The police's powers of arrest will be dramatically boosted from this Sunday.
New laws which make all offences arrestable come into force, marking a major departure from the traditional patchwork of arrestable and non-arrestable offences in England and Wales.
At present, officers can generally arrest a member of the public if they suspect them of committing an offence which carries at least five years' imprisonment.
However, the situation is made more complicated by a number of exemptions which have been introduced in recent years.
Current non-arrestable offences include impersonating a police officer, failing to stop a vehicle when ordered to do so, manufacturing or selling an offensive weapon, failing to
hand over a passport to a court and unauthorised access or modification of computer material, which deals with some more minor hacking offences.
Under the new rules, officers will have to apply a "necessity test" which sets out the criteria for whether it is necessary to arrest someone.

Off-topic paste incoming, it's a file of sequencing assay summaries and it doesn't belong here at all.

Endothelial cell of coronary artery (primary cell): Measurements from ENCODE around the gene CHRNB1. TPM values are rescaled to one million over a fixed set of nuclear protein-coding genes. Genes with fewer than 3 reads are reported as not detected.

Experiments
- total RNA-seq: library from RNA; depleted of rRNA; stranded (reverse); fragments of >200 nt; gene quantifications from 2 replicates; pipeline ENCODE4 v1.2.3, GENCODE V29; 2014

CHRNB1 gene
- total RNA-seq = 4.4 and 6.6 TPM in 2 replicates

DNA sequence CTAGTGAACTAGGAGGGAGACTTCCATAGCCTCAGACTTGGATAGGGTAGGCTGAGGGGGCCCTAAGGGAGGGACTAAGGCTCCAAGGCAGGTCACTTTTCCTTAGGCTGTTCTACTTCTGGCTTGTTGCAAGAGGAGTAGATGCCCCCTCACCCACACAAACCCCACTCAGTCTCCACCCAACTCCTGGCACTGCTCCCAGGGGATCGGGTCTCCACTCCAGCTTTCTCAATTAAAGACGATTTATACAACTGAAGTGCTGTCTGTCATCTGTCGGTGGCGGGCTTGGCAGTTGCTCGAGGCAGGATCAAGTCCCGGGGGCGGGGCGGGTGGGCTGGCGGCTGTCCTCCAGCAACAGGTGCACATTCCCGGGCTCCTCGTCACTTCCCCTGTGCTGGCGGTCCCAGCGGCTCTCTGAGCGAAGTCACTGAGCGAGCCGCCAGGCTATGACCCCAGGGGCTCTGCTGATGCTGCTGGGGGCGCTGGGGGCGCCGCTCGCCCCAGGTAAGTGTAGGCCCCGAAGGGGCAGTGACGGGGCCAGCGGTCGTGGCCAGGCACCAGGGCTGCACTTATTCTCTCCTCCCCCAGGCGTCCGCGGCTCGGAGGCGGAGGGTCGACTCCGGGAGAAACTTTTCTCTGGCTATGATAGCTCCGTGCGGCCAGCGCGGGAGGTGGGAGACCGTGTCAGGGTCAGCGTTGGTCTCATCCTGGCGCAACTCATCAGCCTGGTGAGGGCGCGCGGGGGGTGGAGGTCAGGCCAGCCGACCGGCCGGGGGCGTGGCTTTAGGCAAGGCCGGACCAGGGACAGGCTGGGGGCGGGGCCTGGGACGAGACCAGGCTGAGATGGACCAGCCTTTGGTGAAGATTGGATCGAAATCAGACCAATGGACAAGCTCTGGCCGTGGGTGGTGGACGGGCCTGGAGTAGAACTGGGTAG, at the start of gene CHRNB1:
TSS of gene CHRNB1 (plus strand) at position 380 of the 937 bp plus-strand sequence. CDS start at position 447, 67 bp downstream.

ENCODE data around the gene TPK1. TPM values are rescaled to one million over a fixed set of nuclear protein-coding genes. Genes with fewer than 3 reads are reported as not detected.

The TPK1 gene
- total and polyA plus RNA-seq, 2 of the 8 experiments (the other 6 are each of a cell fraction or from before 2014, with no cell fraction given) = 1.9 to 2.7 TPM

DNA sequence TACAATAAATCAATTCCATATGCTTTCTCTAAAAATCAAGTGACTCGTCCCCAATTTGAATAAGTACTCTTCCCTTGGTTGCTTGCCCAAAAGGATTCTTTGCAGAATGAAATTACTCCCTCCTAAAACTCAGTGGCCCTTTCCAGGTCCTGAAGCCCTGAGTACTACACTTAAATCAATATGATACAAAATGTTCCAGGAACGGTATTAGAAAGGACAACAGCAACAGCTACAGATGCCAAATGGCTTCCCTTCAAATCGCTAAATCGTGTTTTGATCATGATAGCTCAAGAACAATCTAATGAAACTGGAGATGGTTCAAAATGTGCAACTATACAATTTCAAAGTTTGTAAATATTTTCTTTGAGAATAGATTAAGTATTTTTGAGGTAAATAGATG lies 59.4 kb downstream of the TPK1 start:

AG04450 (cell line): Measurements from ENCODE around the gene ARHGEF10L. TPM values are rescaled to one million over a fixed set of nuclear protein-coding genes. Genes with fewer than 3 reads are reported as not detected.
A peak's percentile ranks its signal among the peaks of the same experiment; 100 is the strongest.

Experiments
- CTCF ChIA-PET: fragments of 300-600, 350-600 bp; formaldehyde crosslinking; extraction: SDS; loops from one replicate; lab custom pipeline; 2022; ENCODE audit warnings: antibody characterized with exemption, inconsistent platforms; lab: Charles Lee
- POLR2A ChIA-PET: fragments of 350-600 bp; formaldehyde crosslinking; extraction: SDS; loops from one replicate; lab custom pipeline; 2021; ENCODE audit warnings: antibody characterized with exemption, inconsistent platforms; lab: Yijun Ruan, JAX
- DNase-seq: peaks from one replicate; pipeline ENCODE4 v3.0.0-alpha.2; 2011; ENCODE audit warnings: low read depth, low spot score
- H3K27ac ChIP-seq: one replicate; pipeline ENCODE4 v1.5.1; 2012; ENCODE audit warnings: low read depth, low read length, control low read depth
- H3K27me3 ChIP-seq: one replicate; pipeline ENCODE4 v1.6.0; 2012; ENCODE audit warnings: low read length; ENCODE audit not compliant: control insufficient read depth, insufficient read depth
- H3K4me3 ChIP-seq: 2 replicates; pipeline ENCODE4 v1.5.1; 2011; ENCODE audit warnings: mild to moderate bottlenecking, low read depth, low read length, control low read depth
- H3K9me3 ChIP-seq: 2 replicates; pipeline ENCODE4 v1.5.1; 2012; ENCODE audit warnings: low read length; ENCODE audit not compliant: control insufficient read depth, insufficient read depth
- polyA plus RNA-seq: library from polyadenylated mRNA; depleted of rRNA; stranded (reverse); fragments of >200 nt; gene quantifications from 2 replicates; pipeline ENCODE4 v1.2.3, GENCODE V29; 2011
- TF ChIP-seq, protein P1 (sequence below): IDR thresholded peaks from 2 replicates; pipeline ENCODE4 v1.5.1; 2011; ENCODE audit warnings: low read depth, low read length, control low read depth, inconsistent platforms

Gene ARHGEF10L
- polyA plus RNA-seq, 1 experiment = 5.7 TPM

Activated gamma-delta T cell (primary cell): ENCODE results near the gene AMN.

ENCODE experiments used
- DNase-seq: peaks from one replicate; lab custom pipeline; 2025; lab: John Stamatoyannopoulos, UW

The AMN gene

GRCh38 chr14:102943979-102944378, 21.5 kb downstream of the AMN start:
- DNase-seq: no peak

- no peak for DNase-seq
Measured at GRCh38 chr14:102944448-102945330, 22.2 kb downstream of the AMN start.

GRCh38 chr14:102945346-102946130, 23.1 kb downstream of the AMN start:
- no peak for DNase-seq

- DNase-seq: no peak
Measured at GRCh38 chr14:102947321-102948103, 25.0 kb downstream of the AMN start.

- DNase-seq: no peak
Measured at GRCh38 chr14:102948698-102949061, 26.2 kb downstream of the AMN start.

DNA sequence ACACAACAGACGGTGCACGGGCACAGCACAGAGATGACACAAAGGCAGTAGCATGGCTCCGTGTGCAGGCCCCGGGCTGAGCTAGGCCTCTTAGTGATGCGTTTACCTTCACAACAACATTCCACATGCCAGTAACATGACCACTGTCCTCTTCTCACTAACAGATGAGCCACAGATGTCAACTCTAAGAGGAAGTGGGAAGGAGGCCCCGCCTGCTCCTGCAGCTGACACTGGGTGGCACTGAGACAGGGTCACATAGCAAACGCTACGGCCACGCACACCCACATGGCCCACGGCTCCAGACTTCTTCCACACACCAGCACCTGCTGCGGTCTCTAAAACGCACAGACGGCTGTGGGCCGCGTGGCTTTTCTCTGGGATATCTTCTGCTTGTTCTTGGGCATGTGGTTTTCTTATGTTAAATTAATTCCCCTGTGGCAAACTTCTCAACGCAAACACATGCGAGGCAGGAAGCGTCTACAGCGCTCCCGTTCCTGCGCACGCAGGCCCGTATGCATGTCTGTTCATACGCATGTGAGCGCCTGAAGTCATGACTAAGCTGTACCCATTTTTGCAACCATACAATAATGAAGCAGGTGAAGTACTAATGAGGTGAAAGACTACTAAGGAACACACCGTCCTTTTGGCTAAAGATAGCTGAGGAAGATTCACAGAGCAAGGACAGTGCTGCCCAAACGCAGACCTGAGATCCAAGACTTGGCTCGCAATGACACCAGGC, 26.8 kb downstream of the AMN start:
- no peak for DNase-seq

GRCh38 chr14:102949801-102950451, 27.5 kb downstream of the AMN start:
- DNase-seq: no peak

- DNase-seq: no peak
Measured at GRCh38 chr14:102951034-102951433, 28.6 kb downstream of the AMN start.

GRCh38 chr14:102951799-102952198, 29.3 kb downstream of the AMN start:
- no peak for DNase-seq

A new code for officers says they should "consider if the necessary objectives can be met by other, less intrusive means".
It adds: "Arrest must never be used simply because it can be used.
"Absence of justification for exercising the powers of arrest may lead to challenges should the case proceed to court. When the power of arrest is exercised it is essential that it is exercised in a non-discriminatory and proportionate manner."
Home Office Minister Hazel Blears said: "The introduction of a single rationalised power of arrest simplifies arrest powers and requires the police officer to consider the 'necessity' of the arrest.
"This means that the officer has to focus on the individual circumstances of the case and the needs of the investigation."
Originally proposed in August last year by former Home Secretary David Blunkett, the change is contained in the Serious Organised
Crime and Police Act 2005. Ms Blears said: "It is vital that the police are equipped with the powers they need to enable them to do their jobs properly and effectively.
"The powers need to be updated in order to reflect modern policing priorities and the changing nature of criminal activity."